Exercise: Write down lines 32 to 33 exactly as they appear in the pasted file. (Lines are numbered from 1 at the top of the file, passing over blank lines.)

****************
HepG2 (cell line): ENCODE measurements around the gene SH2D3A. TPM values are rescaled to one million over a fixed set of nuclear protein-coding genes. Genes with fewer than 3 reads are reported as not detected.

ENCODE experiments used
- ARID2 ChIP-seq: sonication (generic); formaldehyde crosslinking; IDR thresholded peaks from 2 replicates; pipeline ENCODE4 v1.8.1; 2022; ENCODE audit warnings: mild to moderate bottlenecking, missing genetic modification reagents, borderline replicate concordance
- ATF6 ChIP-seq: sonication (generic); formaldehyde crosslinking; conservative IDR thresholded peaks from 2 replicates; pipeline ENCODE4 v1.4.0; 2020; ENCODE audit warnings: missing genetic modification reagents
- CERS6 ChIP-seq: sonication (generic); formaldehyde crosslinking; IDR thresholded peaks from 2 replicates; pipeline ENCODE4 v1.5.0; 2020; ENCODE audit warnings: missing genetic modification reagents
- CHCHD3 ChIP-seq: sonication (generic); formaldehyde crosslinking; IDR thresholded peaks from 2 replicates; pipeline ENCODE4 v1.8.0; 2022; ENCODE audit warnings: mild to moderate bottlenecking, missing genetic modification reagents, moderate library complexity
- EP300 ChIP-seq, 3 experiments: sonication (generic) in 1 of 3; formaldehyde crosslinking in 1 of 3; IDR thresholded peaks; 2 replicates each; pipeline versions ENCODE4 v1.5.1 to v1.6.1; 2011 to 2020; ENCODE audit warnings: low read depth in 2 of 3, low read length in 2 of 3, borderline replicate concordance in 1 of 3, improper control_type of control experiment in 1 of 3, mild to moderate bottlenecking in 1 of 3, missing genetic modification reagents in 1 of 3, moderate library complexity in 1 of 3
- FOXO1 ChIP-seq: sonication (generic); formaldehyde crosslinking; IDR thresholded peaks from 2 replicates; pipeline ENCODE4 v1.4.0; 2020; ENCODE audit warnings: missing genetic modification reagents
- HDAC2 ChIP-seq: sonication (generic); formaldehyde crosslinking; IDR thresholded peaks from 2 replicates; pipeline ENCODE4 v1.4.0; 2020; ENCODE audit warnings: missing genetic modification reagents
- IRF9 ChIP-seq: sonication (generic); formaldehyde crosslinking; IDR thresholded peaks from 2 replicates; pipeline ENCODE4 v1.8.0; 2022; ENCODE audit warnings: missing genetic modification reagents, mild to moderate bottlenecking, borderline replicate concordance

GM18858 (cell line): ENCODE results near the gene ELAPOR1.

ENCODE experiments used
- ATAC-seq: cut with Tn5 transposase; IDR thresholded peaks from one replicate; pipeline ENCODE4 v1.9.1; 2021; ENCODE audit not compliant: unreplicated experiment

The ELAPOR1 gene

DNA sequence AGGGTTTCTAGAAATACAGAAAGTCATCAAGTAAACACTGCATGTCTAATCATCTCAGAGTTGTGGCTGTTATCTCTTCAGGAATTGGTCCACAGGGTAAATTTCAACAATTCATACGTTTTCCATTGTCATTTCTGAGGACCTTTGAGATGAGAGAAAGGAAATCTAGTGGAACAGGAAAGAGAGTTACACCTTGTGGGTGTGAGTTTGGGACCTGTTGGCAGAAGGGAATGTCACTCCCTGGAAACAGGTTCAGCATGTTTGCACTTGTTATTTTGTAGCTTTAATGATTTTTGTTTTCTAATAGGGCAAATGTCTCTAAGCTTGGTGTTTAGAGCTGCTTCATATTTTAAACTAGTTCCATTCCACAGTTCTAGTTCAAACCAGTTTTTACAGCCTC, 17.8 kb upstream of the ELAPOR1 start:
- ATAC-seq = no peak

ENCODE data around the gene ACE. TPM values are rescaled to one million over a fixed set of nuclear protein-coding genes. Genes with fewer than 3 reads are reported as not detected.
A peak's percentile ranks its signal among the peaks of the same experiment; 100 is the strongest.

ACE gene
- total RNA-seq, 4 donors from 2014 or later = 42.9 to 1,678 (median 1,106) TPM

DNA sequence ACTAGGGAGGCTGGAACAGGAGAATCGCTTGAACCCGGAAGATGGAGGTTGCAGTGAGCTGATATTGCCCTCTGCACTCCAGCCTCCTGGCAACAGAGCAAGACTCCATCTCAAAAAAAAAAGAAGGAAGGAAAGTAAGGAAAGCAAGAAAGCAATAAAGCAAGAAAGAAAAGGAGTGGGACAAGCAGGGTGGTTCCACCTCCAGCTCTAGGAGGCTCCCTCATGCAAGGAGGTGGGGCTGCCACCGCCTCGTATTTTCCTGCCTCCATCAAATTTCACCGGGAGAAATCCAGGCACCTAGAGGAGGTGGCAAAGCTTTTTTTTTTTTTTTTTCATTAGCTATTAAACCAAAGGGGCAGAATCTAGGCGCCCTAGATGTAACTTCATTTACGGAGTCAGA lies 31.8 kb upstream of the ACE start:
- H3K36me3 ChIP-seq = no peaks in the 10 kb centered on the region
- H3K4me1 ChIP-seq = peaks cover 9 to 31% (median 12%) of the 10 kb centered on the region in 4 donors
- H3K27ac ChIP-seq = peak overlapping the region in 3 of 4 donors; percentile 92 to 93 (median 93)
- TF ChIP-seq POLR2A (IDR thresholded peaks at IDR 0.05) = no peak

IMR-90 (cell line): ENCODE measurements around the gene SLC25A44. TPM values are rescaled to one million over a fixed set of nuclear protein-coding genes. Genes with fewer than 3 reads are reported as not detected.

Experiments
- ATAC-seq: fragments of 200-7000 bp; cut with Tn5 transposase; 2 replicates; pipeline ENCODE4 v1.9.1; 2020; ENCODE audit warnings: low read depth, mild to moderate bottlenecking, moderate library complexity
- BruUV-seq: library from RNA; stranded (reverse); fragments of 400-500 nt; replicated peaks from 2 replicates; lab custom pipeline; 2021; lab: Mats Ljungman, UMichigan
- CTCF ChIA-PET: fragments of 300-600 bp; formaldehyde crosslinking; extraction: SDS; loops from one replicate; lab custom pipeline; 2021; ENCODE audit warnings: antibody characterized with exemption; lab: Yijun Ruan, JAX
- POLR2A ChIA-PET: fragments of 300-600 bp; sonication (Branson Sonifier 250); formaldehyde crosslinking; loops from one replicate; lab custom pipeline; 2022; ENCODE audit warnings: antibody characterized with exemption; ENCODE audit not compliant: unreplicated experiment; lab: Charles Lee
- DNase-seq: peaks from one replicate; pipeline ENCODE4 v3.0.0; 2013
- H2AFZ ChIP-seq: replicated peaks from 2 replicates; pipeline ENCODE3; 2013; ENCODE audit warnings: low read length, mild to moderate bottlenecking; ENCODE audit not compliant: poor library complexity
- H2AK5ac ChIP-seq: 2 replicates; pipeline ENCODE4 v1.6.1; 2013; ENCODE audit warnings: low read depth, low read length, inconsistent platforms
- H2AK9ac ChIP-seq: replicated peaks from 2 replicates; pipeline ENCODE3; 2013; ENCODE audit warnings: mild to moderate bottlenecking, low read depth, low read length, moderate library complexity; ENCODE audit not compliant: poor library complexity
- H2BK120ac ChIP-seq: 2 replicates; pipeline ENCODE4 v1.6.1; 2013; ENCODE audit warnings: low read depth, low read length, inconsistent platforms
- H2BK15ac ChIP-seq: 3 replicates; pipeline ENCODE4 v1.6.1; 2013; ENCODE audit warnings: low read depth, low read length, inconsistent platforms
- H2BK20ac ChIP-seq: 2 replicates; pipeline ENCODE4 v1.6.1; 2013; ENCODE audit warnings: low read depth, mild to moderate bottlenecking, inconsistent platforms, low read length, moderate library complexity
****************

- DNase-seq: peaks from one replicate; pipeline ENCODE4 v3.0.0; 2013
- H2AFZ ChIP-seq: replicated peaks from 2 replicates; pipeline ENCODE3; 2013; ENCODE audit warnings: low read length, mild to moderate bottlenecking; ENCODE audit not compliant: poor library complexity